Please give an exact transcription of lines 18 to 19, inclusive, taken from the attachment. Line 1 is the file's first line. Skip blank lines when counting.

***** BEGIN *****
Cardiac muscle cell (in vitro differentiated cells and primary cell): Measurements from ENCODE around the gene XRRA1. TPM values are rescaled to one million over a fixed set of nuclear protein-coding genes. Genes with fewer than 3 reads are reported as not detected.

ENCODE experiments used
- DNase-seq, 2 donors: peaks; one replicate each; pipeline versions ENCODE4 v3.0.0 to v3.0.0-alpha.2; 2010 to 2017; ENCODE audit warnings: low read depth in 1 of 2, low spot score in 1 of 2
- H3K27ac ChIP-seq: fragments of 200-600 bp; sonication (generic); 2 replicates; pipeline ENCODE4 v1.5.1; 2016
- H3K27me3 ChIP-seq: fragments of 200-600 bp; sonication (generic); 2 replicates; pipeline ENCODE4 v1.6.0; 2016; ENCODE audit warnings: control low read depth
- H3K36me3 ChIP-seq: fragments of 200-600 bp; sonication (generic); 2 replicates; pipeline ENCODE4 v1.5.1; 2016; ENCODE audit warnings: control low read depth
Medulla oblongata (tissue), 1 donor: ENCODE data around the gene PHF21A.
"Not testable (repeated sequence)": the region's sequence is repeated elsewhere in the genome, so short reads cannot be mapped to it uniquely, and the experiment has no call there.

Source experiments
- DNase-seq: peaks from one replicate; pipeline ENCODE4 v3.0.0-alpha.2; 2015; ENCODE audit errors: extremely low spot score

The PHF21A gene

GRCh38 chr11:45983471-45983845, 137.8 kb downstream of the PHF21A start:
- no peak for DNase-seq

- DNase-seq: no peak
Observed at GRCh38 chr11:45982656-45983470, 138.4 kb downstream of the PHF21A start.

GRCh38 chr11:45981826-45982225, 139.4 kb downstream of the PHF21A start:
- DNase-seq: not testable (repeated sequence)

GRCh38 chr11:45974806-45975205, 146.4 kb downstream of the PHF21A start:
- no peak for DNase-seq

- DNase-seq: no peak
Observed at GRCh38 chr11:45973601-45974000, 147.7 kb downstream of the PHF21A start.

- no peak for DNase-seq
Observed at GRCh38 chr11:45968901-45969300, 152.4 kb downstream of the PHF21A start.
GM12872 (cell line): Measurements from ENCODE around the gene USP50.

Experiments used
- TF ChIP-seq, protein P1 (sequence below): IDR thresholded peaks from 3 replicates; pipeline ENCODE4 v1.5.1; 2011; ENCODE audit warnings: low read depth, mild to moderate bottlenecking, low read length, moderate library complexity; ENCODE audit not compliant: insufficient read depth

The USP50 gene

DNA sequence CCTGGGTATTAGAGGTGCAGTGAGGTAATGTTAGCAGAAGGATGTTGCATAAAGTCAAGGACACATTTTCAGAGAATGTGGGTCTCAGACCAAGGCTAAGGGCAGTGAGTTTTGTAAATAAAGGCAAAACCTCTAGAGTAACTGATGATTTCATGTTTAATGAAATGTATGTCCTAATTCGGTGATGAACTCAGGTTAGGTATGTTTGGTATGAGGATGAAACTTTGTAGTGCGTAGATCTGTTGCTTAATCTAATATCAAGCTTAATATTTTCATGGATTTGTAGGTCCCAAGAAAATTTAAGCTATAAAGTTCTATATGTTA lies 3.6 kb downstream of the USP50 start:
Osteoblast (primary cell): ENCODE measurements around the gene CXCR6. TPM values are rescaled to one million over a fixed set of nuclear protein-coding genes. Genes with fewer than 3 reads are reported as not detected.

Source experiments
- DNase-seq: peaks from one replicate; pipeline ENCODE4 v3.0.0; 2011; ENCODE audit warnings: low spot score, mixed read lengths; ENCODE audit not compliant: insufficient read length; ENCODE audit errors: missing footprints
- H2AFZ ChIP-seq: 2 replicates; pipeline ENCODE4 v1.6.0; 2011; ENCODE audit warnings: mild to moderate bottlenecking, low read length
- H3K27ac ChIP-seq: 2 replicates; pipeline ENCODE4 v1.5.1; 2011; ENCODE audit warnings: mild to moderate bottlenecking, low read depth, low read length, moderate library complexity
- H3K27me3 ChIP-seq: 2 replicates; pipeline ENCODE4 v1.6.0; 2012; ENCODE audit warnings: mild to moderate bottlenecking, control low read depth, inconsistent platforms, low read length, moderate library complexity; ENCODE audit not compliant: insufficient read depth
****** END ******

GRCh38 chr11:45974806-45975205, 146.4 kb downstream of the PHF21A start:
- no peak for DNase-seq